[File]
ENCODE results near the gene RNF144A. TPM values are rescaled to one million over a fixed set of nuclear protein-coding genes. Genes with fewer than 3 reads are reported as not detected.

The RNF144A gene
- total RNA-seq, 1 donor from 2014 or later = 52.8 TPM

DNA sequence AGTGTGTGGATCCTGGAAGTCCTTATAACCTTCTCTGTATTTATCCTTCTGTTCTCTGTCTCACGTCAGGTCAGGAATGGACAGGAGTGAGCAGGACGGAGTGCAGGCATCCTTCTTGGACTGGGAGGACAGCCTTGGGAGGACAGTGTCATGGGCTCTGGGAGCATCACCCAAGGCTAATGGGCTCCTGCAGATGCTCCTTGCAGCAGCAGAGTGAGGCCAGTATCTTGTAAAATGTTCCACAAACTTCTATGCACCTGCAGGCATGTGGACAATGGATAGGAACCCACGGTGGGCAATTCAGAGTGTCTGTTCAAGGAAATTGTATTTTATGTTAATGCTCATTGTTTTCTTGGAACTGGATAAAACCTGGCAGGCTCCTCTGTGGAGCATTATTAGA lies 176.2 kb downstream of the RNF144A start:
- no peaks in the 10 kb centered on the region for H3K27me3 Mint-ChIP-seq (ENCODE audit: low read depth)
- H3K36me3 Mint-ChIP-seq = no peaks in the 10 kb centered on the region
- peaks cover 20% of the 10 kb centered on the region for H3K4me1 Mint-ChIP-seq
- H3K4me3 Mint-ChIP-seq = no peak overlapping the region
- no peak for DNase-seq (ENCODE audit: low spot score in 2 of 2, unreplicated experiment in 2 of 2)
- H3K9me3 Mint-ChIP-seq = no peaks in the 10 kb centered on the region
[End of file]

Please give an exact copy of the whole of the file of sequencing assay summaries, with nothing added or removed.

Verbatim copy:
ENCODE results near the gene RNF144A. TPM values are rescaled to one million over a fixed set of nuclear protein-coding genes. Genes with fewer than 3 reads are reported as not detected.

The RNF144A gene
- total RNA-seq, 1 donor from 2014 or later = 52.8 TPM

DNA sequence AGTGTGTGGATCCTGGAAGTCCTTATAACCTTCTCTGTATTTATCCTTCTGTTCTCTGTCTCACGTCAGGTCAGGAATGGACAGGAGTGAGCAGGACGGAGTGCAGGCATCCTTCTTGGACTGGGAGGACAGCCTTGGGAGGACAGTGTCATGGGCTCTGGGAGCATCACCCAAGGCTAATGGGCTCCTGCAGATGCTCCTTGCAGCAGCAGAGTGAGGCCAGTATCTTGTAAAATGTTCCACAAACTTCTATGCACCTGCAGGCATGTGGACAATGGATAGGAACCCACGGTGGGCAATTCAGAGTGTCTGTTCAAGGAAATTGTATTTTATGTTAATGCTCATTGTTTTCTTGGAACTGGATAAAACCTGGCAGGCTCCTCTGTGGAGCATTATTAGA lies 176.2 kb downstream of the RNF144A start:
- no peaks in the 10 kb centered on the region for H3K27me3 Mint-ChIP-seq (ENCODE audit: low read depth)
- H3K36me3 Mint-ChIP-seq = no peaks in the 10 kb centered on the region
- peaks cover 20% of the 10 kb centered on the region for H3K4me1 Mint-ChIP-seq
- H3K4me3 Mint-ChIP-seq = no peak overlapping the region
- no peak for DNase-seq (ENCODE audit: low spot score in 2 of 2, unreplicated experiment in 2 of 2)
- H3K9me3 Mint-ChIP-seq = no peaks in the 10 kb centered on the region